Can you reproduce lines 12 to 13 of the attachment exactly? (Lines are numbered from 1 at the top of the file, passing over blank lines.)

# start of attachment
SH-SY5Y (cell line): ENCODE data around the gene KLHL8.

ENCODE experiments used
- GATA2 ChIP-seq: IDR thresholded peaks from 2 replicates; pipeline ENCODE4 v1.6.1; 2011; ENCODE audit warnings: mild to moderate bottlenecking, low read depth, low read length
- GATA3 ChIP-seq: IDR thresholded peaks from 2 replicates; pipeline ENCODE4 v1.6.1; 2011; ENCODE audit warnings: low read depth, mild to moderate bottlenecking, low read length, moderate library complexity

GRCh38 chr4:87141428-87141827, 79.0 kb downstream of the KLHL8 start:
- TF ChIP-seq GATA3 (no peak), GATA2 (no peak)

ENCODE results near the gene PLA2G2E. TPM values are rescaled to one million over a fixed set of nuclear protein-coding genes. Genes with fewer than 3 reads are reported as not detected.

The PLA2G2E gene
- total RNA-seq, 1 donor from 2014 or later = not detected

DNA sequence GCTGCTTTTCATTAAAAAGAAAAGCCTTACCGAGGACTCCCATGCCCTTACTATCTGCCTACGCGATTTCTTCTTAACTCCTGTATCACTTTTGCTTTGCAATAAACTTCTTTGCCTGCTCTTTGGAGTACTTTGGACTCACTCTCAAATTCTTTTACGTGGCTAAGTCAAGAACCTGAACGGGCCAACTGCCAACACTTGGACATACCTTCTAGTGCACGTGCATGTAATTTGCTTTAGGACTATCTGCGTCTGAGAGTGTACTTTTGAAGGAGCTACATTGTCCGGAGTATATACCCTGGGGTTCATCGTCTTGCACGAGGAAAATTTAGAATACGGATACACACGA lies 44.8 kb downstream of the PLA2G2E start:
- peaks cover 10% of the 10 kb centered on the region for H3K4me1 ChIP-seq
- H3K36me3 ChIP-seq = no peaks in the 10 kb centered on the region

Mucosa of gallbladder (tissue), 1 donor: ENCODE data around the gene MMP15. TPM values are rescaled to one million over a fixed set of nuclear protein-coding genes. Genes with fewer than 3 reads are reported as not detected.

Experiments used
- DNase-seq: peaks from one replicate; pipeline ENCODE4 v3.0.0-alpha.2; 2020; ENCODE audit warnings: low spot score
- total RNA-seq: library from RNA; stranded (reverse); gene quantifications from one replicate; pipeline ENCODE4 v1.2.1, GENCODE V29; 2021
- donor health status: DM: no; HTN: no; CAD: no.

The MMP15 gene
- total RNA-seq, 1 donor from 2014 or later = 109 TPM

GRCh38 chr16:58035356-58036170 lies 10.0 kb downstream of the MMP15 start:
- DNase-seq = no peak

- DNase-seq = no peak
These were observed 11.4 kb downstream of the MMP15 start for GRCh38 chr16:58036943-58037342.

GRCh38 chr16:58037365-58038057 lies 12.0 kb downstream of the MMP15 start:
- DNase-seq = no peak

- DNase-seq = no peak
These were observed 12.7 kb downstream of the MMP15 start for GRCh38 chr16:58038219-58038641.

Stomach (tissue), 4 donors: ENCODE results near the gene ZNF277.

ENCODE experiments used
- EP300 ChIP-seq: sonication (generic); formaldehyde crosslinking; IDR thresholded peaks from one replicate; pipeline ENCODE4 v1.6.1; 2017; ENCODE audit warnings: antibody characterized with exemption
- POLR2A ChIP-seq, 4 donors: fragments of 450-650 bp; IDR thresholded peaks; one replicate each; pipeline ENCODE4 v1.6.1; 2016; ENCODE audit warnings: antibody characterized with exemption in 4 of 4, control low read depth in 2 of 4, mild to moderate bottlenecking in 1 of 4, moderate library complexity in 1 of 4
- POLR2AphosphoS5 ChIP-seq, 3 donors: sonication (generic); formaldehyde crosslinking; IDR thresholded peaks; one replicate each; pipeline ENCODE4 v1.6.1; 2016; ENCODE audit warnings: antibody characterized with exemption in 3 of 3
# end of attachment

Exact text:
- H3K36me3 ChIP-seq = no peaks in the 10 kb centered on the region

Mucosa of gallbladder (tissue), 1 donor: ENCODE data around the gene MMP15. TPM values are rescaled to one million over a fixed set of nuclear protein-coding genes. Genes with fewer than 3 reads are reported as not detected.